HolidayBuyer's Guide

Computer Help forum


Seriously effed up computer. What do I do?

by jmanuel17 / February 25, 2014 7:53 AM PST

Running Windows 7 on a personally built desktop PC. It all started when I tried to download Skype, but inadvertently clicked on a pseudo-Skype site and downloaded who knows what. Uninstalled whatever showed up on the list but noticed:
1. My internet favorites were gone. They were still in the folder, but weren't showing up in my browser, and could never figure out how to get them back.
2. Default settings in Word started coming back.
So I got McAfee Total Protection, downloaded it, and it said it found nothing. The next day, all of my folders were empty! No pictures, no documents, nothing! So I restored the system to before, which took out McAfee, and it seemed fine.
Well, I'm using this computer in a network, and tried to change permissions on my personal folder. When I did this, everything screwed up. A list of the problems:
1. Black background. Desktop wallpaper does not work, even though it says it's on a saved theme.
2. Icons missing. Word, OneNote, iTunes, all have a generic "windows" icon.
3. Libraries are gone. The icons for Documents, Music, Pictures, Podcasts, and Videos are different, and clicking on them does nothing. When I right click to go to properties, it says, "The properties for this item are not available." I can still get to these files through clicking on my C: drive, though.
4. Internet browsers don't work. They just stay blank and don't navigate, even though I'm online (which I know from trying to download a new antivirus... speaking of which...).
5. Can't download anything. It freezes during the download process.
6. Can't do system restore. It too freezes during initialization.
7. Can't re-install Windows. It says "The unattend answer file contains an invalid product key."
8. iTunes won't play. Click on a song, double-click, it just sits there doing nothing.
9. Anything I start or open pretty much has to be aborted through task manager.
10. CCleaner freezes.
11. Can't uninstall anything, it freezes.

I've backed up the files I need to an external, so I'm pretty much willing to do what it takes to get this thing up and running again. But nothing works.


Discussion is locked
You are posting a reply to: Seriously effed up computer. What do I do?
The posting of advertisements, profanity, or personal attacks is prohibited. Please refer to our CNET Forums policies for details. All submitted content is subject to our Terms of Use.
Track this discussion and email me when there are updates

If you're asking for technical help, please be sure to include all your system info, including operating system, model number, and any other specifics related to the problem. Also please exercise your best judgment when posting in the forums--revealing personal information such as your e-mail address, telephone number, and address is not recommended.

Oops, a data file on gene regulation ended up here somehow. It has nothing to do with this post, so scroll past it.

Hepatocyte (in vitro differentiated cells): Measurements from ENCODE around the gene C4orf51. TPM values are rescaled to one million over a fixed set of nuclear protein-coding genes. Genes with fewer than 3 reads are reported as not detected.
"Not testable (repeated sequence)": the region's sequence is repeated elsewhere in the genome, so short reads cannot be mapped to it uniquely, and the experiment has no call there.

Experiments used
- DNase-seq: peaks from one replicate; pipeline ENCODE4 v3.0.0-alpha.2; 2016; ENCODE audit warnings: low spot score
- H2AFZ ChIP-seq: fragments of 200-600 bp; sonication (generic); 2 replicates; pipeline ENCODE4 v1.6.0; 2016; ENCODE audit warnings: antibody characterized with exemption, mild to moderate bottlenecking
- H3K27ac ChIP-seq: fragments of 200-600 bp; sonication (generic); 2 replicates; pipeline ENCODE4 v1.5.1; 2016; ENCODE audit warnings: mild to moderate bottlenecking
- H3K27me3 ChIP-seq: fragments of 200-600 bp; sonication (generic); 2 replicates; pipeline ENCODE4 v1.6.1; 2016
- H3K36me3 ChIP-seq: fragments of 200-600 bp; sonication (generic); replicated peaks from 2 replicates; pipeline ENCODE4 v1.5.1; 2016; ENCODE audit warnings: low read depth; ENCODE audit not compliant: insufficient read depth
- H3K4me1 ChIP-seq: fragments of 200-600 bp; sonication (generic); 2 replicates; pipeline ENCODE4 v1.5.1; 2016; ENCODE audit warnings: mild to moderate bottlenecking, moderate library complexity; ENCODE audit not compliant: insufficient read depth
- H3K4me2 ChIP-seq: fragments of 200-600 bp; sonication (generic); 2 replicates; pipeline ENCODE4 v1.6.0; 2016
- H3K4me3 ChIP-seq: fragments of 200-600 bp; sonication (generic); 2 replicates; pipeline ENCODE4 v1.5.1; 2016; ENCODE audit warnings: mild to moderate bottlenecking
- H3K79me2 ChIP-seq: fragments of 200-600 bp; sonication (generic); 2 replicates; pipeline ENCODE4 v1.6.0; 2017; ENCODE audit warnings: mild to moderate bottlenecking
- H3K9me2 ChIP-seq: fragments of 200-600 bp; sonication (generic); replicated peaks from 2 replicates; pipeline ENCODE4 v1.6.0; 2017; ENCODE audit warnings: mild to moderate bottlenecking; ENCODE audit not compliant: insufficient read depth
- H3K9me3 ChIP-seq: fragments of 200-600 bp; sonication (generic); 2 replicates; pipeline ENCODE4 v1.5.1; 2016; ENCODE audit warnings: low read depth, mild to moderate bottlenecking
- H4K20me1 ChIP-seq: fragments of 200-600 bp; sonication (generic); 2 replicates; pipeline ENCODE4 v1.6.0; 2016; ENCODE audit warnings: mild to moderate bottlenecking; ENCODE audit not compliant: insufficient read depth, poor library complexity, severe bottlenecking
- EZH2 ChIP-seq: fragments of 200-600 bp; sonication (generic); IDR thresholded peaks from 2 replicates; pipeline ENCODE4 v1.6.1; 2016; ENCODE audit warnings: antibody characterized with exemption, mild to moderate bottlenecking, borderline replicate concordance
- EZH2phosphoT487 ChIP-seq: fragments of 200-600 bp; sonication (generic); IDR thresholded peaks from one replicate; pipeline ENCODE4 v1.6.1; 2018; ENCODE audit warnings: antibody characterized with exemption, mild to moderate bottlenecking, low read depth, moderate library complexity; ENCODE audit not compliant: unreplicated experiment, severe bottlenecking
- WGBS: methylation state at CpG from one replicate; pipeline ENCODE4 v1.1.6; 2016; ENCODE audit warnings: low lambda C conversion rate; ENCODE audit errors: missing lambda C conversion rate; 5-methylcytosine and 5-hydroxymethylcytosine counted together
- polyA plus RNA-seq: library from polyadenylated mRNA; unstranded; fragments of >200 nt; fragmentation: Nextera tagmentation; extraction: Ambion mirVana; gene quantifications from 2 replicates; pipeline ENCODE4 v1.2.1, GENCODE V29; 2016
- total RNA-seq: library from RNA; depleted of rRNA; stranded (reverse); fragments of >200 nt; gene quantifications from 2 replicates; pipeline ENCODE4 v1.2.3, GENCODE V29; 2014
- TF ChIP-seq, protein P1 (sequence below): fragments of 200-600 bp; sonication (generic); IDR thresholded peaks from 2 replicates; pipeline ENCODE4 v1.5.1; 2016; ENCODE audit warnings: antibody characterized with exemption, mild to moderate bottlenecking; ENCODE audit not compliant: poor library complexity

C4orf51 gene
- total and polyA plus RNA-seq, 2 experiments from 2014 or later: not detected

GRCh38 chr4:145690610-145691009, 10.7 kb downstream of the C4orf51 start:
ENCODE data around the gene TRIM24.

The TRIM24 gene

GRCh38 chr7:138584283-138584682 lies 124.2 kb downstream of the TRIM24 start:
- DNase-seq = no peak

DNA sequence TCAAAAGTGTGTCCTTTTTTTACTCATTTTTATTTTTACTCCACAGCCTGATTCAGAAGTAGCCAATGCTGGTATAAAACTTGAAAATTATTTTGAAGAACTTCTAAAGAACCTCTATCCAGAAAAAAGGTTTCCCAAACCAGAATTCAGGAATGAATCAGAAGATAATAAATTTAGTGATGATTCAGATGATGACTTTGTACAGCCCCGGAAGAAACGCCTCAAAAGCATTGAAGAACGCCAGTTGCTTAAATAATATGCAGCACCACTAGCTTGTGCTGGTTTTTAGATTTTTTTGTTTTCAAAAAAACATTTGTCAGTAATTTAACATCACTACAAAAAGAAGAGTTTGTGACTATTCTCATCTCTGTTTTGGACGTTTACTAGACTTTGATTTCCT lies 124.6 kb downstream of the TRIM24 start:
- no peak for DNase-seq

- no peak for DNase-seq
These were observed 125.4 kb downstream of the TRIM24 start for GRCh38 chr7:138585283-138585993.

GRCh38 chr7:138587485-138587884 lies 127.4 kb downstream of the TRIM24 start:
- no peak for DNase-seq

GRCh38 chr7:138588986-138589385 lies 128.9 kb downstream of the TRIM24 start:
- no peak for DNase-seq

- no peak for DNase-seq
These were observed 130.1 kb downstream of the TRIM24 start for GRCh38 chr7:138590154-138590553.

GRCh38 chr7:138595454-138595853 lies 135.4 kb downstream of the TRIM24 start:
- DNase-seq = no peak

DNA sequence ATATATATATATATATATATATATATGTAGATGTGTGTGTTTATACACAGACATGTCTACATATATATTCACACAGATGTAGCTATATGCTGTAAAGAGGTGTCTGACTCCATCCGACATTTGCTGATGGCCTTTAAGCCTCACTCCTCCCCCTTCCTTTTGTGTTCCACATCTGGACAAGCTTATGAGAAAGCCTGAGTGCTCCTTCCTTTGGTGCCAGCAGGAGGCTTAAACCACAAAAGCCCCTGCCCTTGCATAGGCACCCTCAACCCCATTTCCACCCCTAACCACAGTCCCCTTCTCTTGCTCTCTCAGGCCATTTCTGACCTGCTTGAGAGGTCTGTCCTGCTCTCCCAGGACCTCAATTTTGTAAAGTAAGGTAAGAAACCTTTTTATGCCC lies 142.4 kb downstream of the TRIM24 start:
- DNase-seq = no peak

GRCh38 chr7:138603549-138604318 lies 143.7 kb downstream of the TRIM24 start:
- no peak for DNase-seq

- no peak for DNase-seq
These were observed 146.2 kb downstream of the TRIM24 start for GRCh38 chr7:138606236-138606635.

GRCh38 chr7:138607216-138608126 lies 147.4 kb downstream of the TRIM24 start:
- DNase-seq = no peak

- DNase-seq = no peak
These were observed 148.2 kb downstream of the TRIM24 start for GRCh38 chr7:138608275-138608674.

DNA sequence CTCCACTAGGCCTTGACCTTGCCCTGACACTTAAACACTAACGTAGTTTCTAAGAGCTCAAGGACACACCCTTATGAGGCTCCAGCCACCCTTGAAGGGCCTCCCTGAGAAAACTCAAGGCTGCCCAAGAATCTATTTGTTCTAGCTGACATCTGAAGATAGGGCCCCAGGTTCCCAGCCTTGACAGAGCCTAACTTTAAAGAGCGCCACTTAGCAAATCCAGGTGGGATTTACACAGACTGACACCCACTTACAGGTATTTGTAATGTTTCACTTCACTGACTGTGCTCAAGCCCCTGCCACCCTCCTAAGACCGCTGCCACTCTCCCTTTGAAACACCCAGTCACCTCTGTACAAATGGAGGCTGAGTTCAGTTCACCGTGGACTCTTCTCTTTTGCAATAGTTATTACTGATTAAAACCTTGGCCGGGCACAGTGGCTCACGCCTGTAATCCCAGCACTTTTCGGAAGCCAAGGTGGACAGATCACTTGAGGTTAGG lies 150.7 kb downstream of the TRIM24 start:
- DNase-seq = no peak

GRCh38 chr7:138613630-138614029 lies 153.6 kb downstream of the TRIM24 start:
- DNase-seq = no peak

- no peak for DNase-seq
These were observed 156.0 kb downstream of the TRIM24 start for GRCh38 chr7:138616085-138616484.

You are reporting the following post: Seriously effed up computer. What do I do?
This post has been flagged and will be reviewed by our staff. Thank you for helping us maintain CNET's great community.
Sorry, there was a problem flagging this post. Please try again now or at a later time.
If you believe this post is offensive or violates the CNET Forums' Usage policies, you can report it below (this will not automatically remove the post). Once reported, our moderators will be notified and the post will be reviewed.

All Answers

Collapse -
I should also add...
by jmanuel17 / February 25, 2014 7:57 AM PST

I changed the permissions back to what would get me around. At first, I couldn't do anything, even though I'm the only user on the computer and I'm an administrator. Even when I got the permissions back, every button that had an administrator shield wouldn't work; it would freeze the process and I'd have to task-manage my way out of it. When THAT happened, the screen would flash, and NOTHING would open until I restarted the computer. I restarted in safe mode, turned off the UAC to zero, and now I can navigate those buttons.

Collapse -
You got the restore media?
by Dafydd Forum moderator / February 25, 2014 7:58 AM PST

Cos from what I read you're going to need it. Good job you backed up your files.


Collapse -
For the most part
by jmanuel17 / February 25, 2014 8:04 AM PST

I can still open most files; many are still screwed up permissions-wise, but I can work around that and save them. My iTunes files are all saved on my laptop and my external. I can still pull what I need, but nothing is working properly.

Collapse -
(NT) Restore to factory settings, that'll reformat HDD
by wpgwpg / February 25, 2014 8:02 AM PST
Collapse -
I looked into that,
by jmanuel17 / February 25, 2014 8:13 AM PST

but everything says that the only way to do that is to uninstall things, which I can't do.

Collapse -
Thanks for the link.
by jmanuel17 / February 26, 2014 12:29 PM PST
In reply to: #7

Sounds like he has the same problem re-installing, since mine too was a Windows 7 upgrade disk from Vista. Thankfully I kept my old Vista install disk, so I'm installing that right now, only to upgrade again!
This is basically my last resort, as I was hoping to identify and find the problem. Would love to know what happened.
Does it sound like a virus/malware/etc., to anybody? Or did I just inadvertently screw up some sort of code or something?

Collapse -
I'm beginning to think an exorcist may be needed.
by jmanuel17 / February 26, 2014 1:12 PM PST
In reply to: #7

It won't let me install Vista. It gets a good way into the process, and then says it can't install certain files, and kicks me out - back into my inept Windows 7 nightmare.

This thing seems to be one step ahead of me. Any other ideas? How else can you wipe clean the whole hard drive?

Collapse -
You built this computer so ..
by Oldartq / February 26, 2014 1:43 PM PST